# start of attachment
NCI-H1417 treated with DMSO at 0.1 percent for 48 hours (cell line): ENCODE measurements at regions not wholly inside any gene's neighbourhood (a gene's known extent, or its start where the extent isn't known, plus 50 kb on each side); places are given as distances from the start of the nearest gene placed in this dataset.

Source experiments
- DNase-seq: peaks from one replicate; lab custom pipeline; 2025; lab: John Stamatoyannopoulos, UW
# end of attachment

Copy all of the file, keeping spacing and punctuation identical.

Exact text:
NCI-H1417 treated with DMSO at 0.1 percent for 48 hours (cell line): ENCODE measurements at regions not wholly inside any gene's neighbourhood (a gene's known extent, or its start where the extent isn't known, plus 50 kb on each side); places are given as distances from the start of the nearest gene placed in this dataset.

Source experiments
- DNase-seq: peaks from one replicate; lab custom pipeline; 2025; lab: John Stamatoyannopoulos, UW